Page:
Epitome of modern manners
PUBLISHED: 12:20 17 November 2006 | UPDATED: 22:22 28 May 2010
I ve been living dangerously. While out and about in Whittlesey and Wisbech this last week, I ve been looking people in the eye, smiling politely and saying Good morning . One cold day when I was wearing a cap, I touched its peak whenever I passed a lady
I've been living dangerously. While out and about in Whittlesey and Wisbech this last week, I've been looking people in the eye, smiling politely and saying "Good morning".
One cold day when I was wearing a cap, I touched its peak whenever I passed a lady in the street.
Of course, I wasn't so mad as to try this with young people. I'm perfectly aware it would result in a threatening challenge "Oo yew lookin' at?" Or possibly a knife in my stomach.
But even a greeting to people of my own age made them look away and move hurriedly off. I gave up before someone called the police and had me arrested on a charge of harassment.
In the Manchester suburbs (where I grew up), it's normal for strangers to talk to each other. At the bus stop, on a tram or in a queue, everyone starts chatting.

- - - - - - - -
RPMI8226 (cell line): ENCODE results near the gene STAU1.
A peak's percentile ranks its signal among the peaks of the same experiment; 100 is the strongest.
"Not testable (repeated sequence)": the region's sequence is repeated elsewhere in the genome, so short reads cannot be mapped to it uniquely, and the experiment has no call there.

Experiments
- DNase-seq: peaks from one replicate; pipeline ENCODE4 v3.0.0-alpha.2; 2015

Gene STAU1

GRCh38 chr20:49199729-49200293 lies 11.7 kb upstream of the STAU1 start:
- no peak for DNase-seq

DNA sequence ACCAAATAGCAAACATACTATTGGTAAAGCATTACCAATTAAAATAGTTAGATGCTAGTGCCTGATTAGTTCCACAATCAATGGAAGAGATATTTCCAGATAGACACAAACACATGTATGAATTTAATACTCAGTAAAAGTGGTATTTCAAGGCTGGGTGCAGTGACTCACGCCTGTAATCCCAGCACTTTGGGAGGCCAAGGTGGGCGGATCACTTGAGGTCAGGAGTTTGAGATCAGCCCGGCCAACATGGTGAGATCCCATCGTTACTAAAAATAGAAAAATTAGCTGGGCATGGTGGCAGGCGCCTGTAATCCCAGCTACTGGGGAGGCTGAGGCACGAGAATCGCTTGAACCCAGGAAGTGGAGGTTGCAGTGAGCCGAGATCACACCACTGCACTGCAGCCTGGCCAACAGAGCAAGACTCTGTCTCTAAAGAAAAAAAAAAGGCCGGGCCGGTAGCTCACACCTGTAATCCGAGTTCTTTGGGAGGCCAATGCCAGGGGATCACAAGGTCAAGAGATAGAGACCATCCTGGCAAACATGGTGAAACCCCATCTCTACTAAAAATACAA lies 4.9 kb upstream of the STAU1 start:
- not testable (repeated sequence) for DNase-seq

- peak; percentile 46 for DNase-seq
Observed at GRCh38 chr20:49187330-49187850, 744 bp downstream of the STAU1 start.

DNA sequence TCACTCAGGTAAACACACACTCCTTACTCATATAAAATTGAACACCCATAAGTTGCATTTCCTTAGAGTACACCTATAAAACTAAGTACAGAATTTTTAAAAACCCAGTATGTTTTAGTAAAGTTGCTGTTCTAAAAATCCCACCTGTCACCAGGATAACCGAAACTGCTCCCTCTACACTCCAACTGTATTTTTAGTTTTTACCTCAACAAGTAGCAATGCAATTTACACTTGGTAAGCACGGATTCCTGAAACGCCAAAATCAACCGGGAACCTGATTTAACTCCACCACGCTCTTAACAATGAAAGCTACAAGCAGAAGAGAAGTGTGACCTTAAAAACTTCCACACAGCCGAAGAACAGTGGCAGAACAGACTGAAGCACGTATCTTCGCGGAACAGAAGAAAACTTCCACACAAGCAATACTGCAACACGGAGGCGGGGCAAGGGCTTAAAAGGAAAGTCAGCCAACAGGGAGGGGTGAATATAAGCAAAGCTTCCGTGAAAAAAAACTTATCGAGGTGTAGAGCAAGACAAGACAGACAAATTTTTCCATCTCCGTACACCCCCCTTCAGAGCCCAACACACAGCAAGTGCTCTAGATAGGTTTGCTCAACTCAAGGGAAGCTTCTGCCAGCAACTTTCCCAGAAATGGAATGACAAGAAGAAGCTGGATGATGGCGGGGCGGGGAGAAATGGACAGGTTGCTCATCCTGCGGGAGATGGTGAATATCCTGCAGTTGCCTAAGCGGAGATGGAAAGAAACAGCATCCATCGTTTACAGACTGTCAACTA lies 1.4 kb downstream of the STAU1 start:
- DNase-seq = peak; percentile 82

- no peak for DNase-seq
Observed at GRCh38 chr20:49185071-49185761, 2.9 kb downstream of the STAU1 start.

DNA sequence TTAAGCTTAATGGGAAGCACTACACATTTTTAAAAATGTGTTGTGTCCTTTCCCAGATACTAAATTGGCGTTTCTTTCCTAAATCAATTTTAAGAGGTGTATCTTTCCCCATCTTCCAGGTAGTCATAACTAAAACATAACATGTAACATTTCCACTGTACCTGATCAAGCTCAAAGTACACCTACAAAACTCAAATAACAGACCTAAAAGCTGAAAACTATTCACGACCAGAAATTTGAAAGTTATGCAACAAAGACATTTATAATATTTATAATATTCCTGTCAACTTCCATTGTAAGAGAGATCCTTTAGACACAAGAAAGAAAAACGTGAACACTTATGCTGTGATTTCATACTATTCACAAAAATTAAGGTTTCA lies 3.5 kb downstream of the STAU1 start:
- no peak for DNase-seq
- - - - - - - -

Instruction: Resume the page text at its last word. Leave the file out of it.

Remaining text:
Once, when I was going home by bus, the woman sitting next to me told me the life-history of her womb.
Why are Fenlanders suspicious of strangers? Is it because, for centuries, nobody "from away" ever risked entering this marshy region and because incomers are still a novelty?
Or do Fen folk enjoy appearing unfriendly?
I know every group has its own customs. The Indian language Gujerati doesn't have a word for "please" - so many Indians aren't used to saying please and therefore seem rude to English people. They also ask complete strangers into their homes.
Fenlanders don't appear to do this. So far as I can see, they don't even ask their neighbours in. I got so fed up with one local guy boasting he'd never asked anyone into his house, I asked him if he still had earth floors.
Mind you, I have my own little quirks. I won't reply to texts in which words aren't spelt properly. I won't call 0870 numbers. I begin e-mails as I begin letters ("Dear So-and-so.") and never with the greeting "Hiya". I know it's pompous.
Even so, we might all try adopting a few modern manners. Not texting when you're with someone else and not shouting into mobile phones would be good starting points.
And if you write a rude e-mail, wait till tomorrow before deciding you really want to send it.
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